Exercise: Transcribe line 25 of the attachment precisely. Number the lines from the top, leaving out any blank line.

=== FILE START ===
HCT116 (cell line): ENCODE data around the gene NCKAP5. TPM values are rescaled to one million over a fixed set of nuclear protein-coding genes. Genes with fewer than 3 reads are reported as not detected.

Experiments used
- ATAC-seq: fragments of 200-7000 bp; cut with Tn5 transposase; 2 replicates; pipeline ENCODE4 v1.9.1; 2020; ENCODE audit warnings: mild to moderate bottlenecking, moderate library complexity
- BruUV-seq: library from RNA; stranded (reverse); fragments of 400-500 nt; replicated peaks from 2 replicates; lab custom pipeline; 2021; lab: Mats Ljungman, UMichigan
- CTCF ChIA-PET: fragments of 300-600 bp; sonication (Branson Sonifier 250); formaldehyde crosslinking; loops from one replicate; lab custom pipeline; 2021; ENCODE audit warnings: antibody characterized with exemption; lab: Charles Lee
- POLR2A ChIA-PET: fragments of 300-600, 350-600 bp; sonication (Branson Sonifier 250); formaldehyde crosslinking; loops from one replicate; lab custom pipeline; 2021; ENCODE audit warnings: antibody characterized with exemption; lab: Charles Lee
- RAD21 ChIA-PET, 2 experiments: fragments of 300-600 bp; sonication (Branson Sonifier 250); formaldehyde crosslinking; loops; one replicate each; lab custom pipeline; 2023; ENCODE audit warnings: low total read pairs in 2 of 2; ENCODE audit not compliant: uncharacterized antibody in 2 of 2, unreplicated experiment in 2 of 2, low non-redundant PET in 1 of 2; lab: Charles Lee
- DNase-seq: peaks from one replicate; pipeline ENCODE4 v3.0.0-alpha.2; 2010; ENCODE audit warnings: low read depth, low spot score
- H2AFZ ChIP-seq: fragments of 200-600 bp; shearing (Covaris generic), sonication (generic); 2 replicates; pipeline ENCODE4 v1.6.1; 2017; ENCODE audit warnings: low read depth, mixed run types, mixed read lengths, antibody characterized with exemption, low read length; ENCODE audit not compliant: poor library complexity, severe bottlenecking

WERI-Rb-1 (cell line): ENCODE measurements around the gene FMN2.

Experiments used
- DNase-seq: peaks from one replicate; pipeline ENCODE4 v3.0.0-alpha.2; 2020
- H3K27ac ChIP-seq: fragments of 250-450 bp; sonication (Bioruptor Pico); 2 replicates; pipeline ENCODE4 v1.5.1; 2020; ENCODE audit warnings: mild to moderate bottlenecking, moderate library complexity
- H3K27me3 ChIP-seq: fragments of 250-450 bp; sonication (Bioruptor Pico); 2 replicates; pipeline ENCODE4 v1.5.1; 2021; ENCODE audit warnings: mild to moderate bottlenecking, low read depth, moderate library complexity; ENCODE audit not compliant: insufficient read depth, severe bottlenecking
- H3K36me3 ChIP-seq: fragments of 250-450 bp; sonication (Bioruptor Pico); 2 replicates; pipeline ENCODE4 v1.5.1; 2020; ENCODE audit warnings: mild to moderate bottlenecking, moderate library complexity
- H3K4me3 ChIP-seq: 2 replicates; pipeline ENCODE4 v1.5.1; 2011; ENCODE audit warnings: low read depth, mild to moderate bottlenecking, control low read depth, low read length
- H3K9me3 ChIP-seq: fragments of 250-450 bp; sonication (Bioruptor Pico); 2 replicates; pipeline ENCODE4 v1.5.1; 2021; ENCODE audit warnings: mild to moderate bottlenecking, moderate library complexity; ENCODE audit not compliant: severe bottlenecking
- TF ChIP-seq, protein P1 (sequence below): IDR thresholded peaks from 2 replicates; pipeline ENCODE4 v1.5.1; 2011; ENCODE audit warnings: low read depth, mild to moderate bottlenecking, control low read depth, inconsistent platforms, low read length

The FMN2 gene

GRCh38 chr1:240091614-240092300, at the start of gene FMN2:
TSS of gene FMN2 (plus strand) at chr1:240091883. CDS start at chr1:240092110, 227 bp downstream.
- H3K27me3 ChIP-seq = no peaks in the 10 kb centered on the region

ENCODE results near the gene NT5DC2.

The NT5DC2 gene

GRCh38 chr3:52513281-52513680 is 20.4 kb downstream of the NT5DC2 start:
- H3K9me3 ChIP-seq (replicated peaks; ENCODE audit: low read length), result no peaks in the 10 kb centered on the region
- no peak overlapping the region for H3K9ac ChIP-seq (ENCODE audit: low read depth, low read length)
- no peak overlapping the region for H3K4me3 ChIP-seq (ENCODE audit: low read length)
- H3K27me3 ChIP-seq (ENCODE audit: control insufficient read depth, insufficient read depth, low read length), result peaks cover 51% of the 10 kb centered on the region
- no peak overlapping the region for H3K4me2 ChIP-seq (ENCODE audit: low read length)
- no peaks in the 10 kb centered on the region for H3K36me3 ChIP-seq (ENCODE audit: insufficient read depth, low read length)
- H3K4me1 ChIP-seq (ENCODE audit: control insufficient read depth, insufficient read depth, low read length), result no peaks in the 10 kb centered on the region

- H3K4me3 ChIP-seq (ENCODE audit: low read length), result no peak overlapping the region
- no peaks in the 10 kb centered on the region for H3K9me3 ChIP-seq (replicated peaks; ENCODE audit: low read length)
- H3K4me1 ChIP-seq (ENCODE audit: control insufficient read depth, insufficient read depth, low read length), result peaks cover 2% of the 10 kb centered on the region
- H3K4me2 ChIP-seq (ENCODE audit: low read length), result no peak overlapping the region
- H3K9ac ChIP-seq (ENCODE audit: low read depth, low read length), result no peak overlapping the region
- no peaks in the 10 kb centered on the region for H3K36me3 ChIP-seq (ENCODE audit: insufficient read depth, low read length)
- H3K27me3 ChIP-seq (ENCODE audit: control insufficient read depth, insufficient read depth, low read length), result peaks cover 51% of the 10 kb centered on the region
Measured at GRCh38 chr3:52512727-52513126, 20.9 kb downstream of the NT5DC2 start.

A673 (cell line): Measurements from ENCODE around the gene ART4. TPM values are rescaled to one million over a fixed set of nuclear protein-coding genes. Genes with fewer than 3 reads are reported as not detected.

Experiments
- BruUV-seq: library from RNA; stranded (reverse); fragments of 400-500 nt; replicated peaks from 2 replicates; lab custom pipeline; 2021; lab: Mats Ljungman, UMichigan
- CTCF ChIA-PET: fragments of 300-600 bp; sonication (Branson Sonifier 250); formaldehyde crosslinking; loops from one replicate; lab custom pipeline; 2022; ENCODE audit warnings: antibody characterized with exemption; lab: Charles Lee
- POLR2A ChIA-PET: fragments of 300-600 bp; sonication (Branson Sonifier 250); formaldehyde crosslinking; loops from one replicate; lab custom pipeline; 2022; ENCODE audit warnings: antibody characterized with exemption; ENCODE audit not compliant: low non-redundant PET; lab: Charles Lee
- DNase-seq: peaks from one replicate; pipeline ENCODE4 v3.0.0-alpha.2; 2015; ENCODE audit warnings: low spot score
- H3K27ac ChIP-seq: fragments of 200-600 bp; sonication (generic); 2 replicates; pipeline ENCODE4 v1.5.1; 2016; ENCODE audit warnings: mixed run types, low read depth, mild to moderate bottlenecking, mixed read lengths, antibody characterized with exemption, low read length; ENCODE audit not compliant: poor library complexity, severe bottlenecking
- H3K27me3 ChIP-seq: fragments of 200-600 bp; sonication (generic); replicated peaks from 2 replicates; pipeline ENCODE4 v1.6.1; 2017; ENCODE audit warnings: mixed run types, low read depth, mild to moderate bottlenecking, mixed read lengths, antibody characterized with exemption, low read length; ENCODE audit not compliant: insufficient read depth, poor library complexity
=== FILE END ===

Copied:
GRCh38 chr3:52513281-52513680 is 20.4 kb downstream of the NT5DC2 start: